Not all of the available applications to test visual acuity, color vision, and visual fields have been validated, so it is important to know the limitations of each test when using it in clinical practice.

For patients with limited access to technology, standardized home-printable screening tests can be sent to patients before a scheduled telephone appointment.5 Together with unique test identifiers, clear instructions, a blue tag, and a 1.5-m precut cord to ensure the correct reading distance, such tests provide high repeatability and a truly low-tech approach.

For patients at risk of severe vision loss from retinal disease, home OCT is a promising concept currently being investigated.6 The FDA-approved home monitoring apps using hyperacuity testing for the central 12º of the macula are available for smartphones using iOS and Android. Real-world data from Singapore assessing the Alleye app (Oculocare Medical) identified difficulties with self-monitoring initiatives such as patient recruitment and offered guidance on the creation of programs after the COVID-19 pandemic subsides.7


Three factors will be key to the continued use of telemedicine after the current pandemic:

  • Accessibility for both caregivers and patients;
  • Scalability to accommodate the long waiting lists that will be part of the clinical routine; and
  • Patient empowerment in the form of home monitoring to provide personalized care.

1. Kilduff CLS, Thomas AAP, Dugdill J, et al. Creating the Moorfields’ virtual eye casualty: video consultations to provide emergency teleophthalmology care during and beyond the COVID-19 pandemic. BMJ Health Care Inform. 2020;27(3):e100179.

2. Gillam M, Li J-PO, Kilduff CLS, et al. Teleophthalmology consultations—how do we keep our patients safe? Eye (Lond). 2021;35(4):1043-1044.

3. Lai KE, Ko MW, Rucker JC, et al. Tele-neuro-ophthalmology during the age of COVID-19. J Neuroophthalmol. 2020;40(3):292-304.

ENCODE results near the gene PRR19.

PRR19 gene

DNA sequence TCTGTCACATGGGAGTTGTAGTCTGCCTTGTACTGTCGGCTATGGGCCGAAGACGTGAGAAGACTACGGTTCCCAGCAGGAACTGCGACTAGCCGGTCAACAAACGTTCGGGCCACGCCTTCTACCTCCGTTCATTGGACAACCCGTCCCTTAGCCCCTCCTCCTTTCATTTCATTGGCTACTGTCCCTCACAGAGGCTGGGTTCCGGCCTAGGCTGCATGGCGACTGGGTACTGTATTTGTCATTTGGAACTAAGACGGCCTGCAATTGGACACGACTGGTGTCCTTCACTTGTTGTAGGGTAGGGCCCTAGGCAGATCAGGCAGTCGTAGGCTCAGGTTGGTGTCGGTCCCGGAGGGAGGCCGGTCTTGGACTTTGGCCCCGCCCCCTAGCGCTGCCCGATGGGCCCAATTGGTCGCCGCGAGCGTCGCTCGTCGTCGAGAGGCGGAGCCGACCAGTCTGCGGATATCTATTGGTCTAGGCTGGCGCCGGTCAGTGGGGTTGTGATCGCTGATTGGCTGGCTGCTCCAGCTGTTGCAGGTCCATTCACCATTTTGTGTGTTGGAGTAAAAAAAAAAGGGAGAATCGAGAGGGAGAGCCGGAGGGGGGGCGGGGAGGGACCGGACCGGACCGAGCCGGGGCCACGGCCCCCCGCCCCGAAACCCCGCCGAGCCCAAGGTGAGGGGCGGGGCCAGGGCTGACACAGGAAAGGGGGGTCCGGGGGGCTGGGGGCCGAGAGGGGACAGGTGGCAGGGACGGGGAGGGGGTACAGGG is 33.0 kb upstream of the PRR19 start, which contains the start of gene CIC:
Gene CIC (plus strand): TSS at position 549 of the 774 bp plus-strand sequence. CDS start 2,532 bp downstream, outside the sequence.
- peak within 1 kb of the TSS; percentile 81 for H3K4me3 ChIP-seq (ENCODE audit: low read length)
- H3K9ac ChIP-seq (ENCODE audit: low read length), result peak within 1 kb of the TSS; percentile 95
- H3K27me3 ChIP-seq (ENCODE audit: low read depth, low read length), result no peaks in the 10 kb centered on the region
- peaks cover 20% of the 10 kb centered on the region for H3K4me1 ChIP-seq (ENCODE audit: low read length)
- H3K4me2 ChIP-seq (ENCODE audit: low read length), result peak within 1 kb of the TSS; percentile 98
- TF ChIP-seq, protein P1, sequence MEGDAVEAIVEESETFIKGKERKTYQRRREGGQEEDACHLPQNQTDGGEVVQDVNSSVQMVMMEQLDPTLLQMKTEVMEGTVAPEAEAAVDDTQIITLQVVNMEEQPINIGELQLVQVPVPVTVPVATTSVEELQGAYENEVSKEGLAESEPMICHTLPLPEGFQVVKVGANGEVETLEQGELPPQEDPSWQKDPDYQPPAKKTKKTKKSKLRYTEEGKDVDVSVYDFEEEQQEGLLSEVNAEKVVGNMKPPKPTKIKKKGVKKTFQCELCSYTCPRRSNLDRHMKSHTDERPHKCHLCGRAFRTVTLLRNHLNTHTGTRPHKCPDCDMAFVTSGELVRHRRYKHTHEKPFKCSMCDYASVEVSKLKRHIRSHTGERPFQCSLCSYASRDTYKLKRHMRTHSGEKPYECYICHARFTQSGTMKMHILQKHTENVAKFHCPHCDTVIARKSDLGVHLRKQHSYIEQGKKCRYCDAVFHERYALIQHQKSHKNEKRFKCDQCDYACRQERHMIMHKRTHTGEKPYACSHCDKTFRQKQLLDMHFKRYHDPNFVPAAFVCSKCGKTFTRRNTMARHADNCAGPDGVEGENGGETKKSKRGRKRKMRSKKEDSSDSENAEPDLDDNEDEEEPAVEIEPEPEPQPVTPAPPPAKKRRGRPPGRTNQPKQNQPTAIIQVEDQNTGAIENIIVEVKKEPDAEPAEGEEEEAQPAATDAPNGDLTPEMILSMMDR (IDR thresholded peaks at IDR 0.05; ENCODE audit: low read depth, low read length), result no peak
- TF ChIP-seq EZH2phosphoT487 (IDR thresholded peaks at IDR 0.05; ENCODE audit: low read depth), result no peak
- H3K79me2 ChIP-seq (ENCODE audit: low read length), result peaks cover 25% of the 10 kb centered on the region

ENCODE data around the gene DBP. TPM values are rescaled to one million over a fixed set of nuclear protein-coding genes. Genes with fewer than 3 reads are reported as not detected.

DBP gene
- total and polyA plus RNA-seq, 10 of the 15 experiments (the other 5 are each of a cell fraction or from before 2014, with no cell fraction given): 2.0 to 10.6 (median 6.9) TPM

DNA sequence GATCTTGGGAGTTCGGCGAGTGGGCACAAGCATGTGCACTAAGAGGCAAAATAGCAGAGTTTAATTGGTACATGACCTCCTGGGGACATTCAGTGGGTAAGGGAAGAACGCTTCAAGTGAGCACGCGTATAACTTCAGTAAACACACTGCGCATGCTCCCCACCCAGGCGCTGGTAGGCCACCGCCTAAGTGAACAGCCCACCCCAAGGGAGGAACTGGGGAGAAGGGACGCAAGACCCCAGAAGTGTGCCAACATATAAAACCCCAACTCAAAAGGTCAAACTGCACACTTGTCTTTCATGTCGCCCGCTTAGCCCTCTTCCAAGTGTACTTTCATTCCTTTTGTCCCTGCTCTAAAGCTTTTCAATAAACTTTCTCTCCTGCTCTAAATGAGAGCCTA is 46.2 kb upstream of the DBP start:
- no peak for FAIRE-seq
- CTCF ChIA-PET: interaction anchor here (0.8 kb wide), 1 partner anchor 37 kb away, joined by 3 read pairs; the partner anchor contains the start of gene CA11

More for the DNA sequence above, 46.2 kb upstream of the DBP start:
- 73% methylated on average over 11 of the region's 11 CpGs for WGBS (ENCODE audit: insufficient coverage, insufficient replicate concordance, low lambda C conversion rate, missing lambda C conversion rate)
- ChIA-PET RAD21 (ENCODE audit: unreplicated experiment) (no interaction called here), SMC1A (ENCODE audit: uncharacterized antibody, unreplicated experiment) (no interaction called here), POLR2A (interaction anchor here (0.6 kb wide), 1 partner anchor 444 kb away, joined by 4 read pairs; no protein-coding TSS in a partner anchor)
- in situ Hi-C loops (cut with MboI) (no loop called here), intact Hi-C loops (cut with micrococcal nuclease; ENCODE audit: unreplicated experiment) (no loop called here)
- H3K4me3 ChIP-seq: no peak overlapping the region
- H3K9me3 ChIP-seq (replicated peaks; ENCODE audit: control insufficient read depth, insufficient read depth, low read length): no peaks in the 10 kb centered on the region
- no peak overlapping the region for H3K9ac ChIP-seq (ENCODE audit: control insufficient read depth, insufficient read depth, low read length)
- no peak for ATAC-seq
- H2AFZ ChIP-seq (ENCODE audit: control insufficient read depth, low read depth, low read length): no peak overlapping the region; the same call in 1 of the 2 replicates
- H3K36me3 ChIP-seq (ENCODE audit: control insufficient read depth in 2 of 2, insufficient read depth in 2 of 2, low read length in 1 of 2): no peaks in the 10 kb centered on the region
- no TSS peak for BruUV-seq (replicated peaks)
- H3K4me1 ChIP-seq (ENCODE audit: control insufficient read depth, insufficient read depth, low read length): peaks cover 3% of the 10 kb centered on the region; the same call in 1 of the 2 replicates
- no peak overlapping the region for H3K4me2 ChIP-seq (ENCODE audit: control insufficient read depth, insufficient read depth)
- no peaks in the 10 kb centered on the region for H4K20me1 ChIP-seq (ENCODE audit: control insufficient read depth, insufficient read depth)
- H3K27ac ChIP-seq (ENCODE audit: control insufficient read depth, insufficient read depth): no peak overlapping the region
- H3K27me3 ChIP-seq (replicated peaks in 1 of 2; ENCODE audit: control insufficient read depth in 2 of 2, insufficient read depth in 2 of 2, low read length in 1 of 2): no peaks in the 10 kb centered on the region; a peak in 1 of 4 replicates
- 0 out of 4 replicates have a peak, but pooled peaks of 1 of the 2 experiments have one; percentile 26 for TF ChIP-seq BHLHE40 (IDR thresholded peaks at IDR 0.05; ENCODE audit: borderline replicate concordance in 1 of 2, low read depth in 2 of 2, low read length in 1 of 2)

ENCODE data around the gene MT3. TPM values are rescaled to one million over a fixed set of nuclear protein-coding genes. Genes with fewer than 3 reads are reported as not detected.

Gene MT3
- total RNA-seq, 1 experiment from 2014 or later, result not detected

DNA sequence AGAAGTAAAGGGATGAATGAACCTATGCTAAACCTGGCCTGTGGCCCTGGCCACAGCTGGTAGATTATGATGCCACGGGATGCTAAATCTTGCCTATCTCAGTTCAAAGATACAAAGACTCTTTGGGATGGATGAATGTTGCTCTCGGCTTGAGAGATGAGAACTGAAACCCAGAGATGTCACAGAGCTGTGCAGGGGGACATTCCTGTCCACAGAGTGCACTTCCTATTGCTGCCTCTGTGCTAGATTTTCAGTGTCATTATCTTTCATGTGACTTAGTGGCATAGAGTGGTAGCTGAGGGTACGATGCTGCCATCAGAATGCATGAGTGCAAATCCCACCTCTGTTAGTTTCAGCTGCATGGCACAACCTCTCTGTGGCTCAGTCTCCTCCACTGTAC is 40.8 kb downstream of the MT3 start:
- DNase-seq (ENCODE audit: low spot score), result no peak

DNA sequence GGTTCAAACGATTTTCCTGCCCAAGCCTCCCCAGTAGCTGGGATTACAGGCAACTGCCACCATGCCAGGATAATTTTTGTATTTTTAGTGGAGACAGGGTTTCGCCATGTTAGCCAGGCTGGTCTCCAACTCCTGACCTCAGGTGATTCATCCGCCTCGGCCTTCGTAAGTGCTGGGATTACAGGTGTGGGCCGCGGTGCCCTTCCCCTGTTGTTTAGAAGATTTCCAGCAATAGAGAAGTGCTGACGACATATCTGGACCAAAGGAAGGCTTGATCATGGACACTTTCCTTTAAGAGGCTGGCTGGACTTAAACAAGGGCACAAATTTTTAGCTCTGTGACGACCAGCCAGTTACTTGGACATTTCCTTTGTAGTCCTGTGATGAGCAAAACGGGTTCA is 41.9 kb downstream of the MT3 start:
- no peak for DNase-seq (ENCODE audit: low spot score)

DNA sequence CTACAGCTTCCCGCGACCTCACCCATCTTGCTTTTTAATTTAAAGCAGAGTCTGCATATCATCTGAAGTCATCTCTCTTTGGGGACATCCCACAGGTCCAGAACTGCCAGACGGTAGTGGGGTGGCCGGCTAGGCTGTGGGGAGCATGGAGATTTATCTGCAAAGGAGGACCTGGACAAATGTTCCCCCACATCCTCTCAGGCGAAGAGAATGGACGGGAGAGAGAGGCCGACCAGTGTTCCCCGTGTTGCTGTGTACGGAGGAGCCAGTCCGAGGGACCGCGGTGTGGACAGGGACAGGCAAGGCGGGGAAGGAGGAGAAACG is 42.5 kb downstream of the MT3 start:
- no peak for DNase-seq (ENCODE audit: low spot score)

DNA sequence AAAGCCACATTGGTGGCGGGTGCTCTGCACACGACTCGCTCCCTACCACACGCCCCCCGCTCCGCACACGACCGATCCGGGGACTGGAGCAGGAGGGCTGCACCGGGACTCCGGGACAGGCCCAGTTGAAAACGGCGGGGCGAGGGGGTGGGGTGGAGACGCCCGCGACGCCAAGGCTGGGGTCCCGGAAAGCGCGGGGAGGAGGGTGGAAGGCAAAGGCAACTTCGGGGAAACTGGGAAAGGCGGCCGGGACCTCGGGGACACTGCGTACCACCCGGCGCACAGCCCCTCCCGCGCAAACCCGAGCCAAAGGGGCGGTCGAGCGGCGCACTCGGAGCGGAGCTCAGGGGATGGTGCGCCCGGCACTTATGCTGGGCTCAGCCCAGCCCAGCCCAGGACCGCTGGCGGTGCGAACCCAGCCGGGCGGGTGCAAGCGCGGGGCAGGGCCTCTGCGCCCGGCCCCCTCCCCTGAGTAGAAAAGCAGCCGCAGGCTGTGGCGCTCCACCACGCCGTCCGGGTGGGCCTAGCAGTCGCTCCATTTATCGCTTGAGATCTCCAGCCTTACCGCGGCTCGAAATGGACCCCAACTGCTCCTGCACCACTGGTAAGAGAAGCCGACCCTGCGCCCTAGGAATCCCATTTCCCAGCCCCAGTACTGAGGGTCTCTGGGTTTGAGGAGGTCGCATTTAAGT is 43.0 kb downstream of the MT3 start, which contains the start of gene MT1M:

4. Kang S, Thomas PBM, Sim DA, Parker RT, Daniel C, Uddin JM. Oculoplastic video-based telemedicine consultations: Covid-19 and beyond. Eye (Lond). 2020;34(7):1193-1195.

5. Crossland MD, Dekker TM, Hancox J, Lisi M, Wemyss TA, Thomas PBM. Evaluation of a home-printable vision screening test for telemedicine. JAMA Ophthalmol. 2021;139(3):271-277.

6. AREDS2-HOME Study Research Group, Chew EY, Clemons TE, et al. Randomized trial of a home monitoring system for early detection of choroidal neovascularization home monitoring of the Eye (HOME) study. Ophthalmology. 2014;121(2):535-544.

7. Chong Teo KY, Bachmann LM, Sim D, et al. Patterns and characteristics of a real-world implementation of a self-monitoring program for retina diseases during COVID-19 pandemic. Ophthalmol Retina. Published online February 18, 2021. doi:10.1016/j.oret.2021.02.005

In our Perspective, Teleopathalmology is useful

By Abhay R. Vasavada, MS, FRCS, and Vaishali Vasavada, MS
Ahmedabad, India

Since the COVID-19 pandemic hit this past year, our lives and practices have encountered challenges and, therefore, have gone through changes. One trend that we feel is positive and here to stay is the expanding use of telemedicine in ophthalmology. Before the pandemic, our practice revolved around physical consultation and management. Like most clinics globally, however, ours came to rely on technology to help avoid gaps in our patients’ care.


Communication. First and foremost, telemedicine allows clinicians and practices, in general, to stay in touch with patients. In our opinion, this offers a huge comfort factor to patients who require long-term care such as pediatric and post–corneal transplant patients and those with diabetes and/or glaucoma. Detailed examinations such as fundus photography, IOP readings, and slit-lamp assessments are not yet common with telemedicine consultations, but applying simple screening tests such as visual acuity, anterior segment evaluations, and assessments of patient complaints can help triage patients into two categories: those who need urgent physical attention and those who can be managed remotely.

Reduced anxiety. With the emergence of multiple waves and mutatations of the SARS-CoV-2 virus in different geographical locations, people face the challenges of lockdowns and movement restrictions that can disrupt the continuity of care. In these scenarios, having a point of care and contact via telemedicine can help reduce morbidity, the cost of care, and vision loss. An intangible benefit of telemedicine is the reduction in anxiety among patients during these challenging times.

Lower costs. Incorporating telemedicine into routine practice can reduce costs for both patients and the practice while regulating the number of patients physically attending clinics. This becomes especially important in high-volume practices where maintaining distance between patients may not be possible. In such situations, telemedicine visits are a convenient and cost-effective option for some patients. Telemedicine appointments can also save time for patients and their accompanying caregivers.